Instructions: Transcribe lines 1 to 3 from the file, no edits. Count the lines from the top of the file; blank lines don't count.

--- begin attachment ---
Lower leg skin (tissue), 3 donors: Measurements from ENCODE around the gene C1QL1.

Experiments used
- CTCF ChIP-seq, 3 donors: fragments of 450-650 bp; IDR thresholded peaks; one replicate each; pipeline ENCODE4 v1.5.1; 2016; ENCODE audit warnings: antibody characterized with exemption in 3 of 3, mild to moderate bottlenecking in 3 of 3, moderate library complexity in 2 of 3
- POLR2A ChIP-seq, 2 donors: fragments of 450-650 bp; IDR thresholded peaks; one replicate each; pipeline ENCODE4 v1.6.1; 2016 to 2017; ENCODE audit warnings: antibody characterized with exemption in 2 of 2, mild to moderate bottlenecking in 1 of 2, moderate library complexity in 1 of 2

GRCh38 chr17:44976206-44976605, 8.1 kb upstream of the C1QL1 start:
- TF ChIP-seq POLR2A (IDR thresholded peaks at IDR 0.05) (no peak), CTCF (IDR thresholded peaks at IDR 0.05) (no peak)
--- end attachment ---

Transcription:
Lower leg skin (tissue), 3 donors: Measurements from ENCODE around the gene C1QL1.

Experiments used
- CTCF ChIP-seq, 3 donors: fragments of 450-650 bp; IDR thresholded peaks; one replicate each; pipeline ENCODE4 v1.5.1; 2016; ENCODE audit warnings: antibody characterized with exemption in 3 of 3, mild to moderate bottlenecking in 3 of 3, moderate library complexity in 2 of 3